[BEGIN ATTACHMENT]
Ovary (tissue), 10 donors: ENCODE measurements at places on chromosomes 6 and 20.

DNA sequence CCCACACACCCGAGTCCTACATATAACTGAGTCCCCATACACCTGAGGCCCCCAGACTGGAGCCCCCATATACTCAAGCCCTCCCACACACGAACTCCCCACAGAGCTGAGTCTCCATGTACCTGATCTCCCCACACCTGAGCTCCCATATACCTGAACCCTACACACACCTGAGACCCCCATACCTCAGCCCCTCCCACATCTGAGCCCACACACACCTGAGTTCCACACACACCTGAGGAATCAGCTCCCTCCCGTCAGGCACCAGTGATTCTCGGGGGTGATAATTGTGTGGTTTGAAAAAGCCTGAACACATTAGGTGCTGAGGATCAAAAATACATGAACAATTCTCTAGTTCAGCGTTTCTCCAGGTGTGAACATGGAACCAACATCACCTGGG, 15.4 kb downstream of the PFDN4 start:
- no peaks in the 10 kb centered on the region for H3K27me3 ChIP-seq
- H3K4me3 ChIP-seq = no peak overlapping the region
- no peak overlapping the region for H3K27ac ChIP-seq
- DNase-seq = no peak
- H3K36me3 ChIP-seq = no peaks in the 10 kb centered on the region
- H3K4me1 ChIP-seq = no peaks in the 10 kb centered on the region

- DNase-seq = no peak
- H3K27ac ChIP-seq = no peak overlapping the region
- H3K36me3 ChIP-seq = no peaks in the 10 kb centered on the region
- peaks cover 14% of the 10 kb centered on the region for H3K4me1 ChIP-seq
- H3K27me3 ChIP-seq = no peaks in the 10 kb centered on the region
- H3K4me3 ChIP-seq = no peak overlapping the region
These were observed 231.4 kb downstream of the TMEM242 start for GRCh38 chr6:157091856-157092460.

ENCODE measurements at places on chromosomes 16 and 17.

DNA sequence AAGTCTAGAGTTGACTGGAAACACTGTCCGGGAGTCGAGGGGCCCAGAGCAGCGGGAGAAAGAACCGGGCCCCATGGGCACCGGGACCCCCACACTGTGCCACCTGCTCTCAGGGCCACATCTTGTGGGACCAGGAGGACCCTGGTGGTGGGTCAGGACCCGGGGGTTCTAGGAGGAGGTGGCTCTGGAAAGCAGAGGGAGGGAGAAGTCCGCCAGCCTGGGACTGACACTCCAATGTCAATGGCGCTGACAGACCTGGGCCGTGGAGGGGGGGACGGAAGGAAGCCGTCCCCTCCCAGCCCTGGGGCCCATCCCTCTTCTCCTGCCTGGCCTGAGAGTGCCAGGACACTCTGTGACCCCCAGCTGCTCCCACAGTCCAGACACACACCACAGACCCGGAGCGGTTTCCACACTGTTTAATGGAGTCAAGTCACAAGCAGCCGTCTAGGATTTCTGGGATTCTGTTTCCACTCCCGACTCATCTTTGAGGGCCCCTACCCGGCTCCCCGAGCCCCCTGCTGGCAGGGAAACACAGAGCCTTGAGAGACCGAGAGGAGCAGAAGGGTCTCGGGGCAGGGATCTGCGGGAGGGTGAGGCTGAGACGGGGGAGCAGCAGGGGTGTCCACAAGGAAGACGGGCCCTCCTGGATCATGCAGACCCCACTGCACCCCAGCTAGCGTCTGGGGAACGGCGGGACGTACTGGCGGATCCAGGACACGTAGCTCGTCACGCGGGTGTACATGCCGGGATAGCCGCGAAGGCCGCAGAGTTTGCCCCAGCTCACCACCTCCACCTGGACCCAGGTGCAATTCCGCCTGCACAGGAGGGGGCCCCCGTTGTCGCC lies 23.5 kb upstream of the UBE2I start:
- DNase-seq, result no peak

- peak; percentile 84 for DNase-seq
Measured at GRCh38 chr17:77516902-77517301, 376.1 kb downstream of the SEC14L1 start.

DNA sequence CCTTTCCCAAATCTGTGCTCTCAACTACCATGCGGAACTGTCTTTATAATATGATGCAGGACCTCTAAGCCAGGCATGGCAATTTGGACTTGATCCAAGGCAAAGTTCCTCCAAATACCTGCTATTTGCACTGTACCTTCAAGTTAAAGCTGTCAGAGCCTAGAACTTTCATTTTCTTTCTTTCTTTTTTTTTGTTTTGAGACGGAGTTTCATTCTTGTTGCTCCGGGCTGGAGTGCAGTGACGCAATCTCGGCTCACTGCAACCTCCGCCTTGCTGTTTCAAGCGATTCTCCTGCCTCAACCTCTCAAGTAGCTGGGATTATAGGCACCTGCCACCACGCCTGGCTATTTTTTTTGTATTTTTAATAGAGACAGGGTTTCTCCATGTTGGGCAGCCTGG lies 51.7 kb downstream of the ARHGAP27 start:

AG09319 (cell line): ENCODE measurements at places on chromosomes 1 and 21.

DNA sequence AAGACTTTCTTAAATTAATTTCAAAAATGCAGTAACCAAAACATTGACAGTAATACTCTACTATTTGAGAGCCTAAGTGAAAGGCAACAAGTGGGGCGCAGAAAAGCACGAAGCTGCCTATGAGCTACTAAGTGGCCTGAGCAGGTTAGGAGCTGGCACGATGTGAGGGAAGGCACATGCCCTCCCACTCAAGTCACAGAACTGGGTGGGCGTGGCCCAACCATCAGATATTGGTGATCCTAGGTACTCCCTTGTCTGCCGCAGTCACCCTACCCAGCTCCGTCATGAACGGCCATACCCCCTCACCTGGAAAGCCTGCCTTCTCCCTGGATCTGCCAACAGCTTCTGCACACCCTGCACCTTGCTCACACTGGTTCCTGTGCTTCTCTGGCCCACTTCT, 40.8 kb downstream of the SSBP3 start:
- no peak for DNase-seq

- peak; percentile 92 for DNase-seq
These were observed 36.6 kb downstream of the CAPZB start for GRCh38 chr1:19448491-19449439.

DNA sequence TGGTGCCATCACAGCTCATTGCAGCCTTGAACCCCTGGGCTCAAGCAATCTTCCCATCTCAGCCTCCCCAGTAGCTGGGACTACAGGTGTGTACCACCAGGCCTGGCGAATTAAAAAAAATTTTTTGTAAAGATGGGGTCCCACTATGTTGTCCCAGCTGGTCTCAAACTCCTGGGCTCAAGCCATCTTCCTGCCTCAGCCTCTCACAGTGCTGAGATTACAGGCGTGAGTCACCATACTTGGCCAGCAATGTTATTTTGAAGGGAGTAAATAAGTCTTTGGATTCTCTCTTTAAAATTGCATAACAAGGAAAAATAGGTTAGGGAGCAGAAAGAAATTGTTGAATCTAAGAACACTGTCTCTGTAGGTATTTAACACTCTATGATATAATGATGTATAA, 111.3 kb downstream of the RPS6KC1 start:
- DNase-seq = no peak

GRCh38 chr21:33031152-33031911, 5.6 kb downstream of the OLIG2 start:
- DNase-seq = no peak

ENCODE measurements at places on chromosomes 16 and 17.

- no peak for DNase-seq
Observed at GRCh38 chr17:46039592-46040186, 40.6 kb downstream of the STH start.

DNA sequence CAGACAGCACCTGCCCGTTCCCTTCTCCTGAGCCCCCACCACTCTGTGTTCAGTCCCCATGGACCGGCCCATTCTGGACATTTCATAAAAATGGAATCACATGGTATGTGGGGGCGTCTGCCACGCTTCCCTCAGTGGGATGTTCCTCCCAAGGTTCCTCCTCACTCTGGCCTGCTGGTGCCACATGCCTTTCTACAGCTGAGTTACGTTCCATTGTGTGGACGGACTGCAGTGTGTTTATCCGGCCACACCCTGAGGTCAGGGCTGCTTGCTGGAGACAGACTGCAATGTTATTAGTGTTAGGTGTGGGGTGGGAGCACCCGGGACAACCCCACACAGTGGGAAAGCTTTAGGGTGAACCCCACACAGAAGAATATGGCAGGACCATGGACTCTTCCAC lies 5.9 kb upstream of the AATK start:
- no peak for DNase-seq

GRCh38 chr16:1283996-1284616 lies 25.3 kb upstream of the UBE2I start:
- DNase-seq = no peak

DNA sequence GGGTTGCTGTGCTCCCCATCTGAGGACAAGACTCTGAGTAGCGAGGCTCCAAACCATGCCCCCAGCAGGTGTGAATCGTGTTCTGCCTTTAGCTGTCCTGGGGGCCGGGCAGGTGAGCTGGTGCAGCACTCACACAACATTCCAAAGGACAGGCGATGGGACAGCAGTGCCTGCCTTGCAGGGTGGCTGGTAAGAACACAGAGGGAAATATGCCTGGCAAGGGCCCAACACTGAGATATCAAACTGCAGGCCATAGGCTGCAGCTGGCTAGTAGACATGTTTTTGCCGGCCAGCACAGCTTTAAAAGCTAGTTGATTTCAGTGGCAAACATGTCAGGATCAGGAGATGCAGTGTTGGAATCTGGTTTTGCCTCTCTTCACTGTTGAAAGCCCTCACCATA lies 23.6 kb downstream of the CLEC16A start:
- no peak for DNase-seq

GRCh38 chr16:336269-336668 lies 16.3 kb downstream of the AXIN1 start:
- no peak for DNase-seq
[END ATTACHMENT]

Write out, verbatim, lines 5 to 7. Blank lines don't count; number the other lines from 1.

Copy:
- no peak overlapping the region for H3K27ac ChIP-seq
- DNase-seq = no peak
- H3K36me3 ChIP-seq = no peaks in the 10 kb centered on the region